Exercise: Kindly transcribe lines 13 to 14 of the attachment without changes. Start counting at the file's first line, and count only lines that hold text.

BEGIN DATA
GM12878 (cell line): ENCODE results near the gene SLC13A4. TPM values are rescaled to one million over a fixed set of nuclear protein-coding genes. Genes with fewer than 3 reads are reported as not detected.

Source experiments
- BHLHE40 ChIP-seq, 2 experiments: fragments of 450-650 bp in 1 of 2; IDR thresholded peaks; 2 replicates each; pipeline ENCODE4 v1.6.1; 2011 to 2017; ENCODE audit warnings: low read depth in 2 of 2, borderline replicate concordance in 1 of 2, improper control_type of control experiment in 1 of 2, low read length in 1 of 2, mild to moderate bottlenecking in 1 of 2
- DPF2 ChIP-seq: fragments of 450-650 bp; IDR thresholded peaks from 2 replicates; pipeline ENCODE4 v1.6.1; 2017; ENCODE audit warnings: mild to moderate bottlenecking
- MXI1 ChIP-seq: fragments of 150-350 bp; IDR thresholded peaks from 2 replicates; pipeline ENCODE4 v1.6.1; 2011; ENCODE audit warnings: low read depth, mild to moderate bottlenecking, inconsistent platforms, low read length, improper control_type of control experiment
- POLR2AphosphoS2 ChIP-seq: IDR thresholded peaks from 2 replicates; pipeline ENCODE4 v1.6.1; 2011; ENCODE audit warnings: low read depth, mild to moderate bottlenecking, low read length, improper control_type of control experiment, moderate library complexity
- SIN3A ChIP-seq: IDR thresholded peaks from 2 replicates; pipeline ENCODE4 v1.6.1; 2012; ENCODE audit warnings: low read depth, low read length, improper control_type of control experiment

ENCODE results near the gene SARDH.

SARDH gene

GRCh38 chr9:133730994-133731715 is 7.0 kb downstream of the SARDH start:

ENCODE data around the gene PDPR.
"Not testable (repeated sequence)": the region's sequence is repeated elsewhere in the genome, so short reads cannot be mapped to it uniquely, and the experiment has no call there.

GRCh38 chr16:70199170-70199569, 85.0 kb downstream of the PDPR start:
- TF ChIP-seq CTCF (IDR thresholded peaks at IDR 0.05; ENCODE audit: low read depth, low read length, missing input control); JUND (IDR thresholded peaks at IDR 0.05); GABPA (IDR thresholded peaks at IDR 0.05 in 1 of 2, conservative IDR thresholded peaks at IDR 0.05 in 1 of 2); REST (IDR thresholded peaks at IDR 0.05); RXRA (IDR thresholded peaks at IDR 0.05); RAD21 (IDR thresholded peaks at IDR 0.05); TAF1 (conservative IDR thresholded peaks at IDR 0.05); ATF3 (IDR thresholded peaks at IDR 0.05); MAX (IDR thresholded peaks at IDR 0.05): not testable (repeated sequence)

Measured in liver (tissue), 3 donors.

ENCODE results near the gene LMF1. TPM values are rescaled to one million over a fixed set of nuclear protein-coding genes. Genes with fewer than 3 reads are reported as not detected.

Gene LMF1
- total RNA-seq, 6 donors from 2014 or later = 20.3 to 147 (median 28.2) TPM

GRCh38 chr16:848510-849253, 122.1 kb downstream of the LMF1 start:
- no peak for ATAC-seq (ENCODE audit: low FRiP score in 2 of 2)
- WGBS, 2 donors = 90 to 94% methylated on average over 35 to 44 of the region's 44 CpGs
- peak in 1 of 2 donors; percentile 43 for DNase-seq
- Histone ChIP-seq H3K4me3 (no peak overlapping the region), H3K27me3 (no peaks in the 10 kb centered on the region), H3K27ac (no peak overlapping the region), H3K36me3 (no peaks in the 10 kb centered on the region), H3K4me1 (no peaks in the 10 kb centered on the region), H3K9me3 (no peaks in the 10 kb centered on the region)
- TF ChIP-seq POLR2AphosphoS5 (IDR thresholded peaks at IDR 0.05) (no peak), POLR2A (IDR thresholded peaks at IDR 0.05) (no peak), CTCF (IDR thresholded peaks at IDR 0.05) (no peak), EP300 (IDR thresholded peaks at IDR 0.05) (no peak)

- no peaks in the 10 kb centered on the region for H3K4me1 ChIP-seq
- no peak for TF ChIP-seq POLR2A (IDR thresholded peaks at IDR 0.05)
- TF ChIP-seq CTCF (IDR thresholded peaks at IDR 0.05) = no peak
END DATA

GRCh38 chr16:70199170-70199569, 85.0 kb downstream of the PDPR start:
- TF ChIP-seq CTCF (IDR thresholded peaks at IDR 0.05; ENCODE audit: low read depth, low read length, missing input control); JUND (IDR thresholded peaks at IDR 0.05); GABPA (IDR thresholded peaks at IDR 0.05 in 1 of 2, conservative IDR thresholded peaks at IDR 0.05 in 1 of 2); REST (IDR thresholded peaks at IDR 0.05); RXRA (IDR thresholded peaks at IDR 0.05); RAD21 (IDR thresholded peaks at IDR 0.05); TAF1 (conservative IDR thresholded peaks at IDR 0.05); ATF3 (IDR thresholded peaks at IDR 0.05); MAX (IDR thresholded peaks at IDR 0.05): not testable (repeated sequence)